Daimler Truck, which manufactures buses as well, has also said it will convert all its products for European customers to electricity by 2030, but some of them will have hydrogen fuel cells on board to boost range. At the Barcelona show this week, the company showcased its eCitaro Fuel Cell bus. The 60 kW fuel cell gives the vehicle the ability to drive longer distances without recharging along the way. The solo bus can go up to 400 km while the articulated model has a range of 350 km.
As a solo bus, the model has three NMC battery packs with a combined capacity of 294 kWh. As an articulated bus, there are three or four packs with a cumulative capacity of up to 392 kWh. In both cases, the fuel cell has an output of 60 kW and is supplied by Toyota. Both the battery packs and the fuel cell, which weighs 240 kg, are mounted on the roof along with up to 7 high pressure tanks that can store a maximum of 35 kg of hydrogen.
Daimler acknowledges that electricity to recharge the batteries is less expensive than hydrogen — at least today – and that is why the fuel cell is intended to be used a range extender rather than as a primary power source. When it comes to refilling the hydrogen tanks, the company says, “Under optimum conditions and depending on the refueling infrastructure, the refueling time in the solo bus is around ten minutes.” The fuel cell has a service life of 40,000 hours, equivalent to 7 to 10 years of use.
Coordinating how much power is supplied by the batteries and how much is supplied by the fuel cell is carefully regulated by an intelligent control system that allows operators to choose between two different operating modes.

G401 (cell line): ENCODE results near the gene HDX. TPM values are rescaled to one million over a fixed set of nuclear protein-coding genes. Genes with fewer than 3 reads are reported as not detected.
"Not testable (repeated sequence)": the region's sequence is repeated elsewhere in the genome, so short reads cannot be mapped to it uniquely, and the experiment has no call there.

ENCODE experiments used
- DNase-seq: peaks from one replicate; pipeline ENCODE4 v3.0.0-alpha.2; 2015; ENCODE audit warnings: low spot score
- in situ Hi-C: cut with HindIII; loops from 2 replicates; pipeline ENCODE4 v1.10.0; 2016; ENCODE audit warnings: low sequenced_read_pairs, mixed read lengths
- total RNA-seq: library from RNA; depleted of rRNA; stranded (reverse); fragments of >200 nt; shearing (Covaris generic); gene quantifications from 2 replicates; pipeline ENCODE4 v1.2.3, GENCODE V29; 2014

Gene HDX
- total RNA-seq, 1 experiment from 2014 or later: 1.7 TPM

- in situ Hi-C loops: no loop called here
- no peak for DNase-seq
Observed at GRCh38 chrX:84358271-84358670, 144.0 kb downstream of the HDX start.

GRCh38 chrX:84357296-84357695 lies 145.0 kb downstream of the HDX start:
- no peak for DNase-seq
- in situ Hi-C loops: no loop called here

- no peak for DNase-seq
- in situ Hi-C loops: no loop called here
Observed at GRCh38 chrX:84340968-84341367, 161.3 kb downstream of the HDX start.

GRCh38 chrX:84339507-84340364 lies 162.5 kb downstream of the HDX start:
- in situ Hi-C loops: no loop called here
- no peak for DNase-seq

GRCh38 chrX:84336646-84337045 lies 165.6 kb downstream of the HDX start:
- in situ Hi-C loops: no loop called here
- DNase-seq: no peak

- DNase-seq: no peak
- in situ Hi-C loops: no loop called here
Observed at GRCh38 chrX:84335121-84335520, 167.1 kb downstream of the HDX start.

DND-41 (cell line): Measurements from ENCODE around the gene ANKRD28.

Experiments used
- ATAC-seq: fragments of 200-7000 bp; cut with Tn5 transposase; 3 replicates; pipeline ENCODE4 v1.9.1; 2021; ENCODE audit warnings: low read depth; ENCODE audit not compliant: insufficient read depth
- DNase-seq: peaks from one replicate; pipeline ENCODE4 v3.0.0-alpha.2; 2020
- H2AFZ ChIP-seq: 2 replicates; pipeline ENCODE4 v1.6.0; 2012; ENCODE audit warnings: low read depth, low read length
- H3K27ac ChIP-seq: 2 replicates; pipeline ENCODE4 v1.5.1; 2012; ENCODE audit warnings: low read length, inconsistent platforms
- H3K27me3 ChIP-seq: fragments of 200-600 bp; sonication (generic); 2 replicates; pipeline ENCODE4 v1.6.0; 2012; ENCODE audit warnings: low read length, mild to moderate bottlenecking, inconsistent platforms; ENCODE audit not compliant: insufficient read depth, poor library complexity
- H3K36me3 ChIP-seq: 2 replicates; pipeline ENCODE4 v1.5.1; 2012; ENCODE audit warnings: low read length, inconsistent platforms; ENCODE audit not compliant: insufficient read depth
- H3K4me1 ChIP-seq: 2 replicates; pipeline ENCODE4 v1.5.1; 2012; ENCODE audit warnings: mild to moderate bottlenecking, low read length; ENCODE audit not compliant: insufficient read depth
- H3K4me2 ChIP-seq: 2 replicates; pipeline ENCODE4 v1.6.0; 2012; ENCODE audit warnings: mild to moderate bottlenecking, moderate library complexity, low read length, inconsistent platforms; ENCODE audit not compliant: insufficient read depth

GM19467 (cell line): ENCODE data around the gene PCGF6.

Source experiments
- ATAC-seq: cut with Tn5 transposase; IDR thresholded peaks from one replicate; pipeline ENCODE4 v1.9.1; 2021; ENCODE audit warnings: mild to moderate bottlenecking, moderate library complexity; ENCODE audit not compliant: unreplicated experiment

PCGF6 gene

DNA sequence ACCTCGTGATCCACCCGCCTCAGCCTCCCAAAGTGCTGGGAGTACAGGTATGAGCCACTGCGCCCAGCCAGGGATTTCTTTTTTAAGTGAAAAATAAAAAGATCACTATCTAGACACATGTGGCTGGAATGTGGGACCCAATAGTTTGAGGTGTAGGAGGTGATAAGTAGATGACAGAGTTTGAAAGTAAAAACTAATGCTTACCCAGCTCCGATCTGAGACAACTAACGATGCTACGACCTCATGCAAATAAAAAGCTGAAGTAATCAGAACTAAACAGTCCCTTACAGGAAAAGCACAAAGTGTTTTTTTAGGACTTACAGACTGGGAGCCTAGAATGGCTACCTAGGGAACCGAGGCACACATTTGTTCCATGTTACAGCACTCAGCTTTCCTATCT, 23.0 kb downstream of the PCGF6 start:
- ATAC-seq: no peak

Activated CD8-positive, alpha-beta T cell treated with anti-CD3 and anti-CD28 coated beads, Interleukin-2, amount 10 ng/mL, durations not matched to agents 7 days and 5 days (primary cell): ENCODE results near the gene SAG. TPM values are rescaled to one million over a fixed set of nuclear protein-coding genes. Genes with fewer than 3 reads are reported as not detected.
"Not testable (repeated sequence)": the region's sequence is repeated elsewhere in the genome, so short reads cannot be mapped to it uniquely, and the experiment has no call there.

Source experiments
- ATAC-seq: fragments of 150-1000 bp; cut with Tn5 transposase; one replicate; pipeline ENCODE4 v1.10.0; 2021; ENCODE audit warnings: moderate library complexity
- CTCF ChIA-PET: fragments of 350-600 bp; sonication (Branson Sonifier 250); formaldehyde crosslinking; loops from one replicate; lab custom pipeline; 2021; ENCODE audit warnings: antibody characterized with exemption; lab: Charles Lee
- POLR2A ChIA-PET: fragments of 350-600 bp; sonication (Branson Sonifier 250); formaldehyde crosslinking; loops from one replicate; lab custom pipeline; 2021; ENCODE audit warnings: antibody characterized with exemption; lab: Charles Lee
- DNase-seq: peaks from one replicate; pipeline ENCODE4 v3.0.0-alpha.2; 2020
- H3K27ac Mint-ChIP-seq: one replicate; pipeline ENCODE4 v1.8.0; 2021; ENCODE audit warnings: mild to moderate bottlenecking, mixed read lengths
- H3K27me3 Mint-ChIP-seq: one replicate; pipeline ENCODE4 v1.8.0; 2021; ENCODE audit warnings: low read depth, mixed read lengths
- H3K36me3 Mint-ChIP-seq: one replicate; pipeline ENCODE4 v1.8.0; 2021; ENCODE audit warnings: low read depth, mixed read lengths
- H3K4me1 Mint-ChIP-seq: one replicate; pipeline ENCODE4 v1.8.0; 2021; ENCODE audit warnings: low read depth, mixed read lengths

In the “maximum range” mode, both the battery and the hydrogen fuel cell are utilized to the maximum. In the “Minimum H2 consumption” mode, the battery supplies the majority of the energy for the drive and auxiliary systems such as heat and air conditioning while the fuel cell only supplies as much energy as is necessary to achieve the previously set range.
The range extender solo bus uses the same ZF drive axle fitted to its non-fuel cell eCitaro buses. It produces 125 kW of power and 485 Nm of torque. The articulated bus uses two electric axles with a rated power 125 kW each.
The message here is that two of Europe’s primary bus manufacturers have decided that investing in improved diesel engines is not a wise use of resources. Even though the diesel engine has been the workhorse of heavy duty transportation for many years, its exhaust emissions are simply more of a burden than society can tolerate. The Earth will heave a sigh of relief as more electric buses take over the public transportation chores currently served by diesel buses.
Have a tip for CleanTechnica, want to advertise, or want to suggest a guest for our CleanTech Talk podcast? Contact us here.
Former Tesla Battery Expert Leading Lyten Into New Lithium-Sulfur Battery Era — Podcast:
I don’t like paywalls. You don’t like paywalls. Who likes paywalls? Here at CleanTechnica, we implemented a limited paywall for a while, but it always felt wrong — and it was always tough to decide what we should put behind there. In theory, your most exclusive and best content goes behind a paywall. But then fewer people read it! We just don’t like paywalls, and so we’ve decided to ditch ours.
Unfortunately, the media business is still a tough, cut-throat business with tiny margins. It’s a never-ending Olympic challenge to stay above water or even perhaps — gasp — grow. So …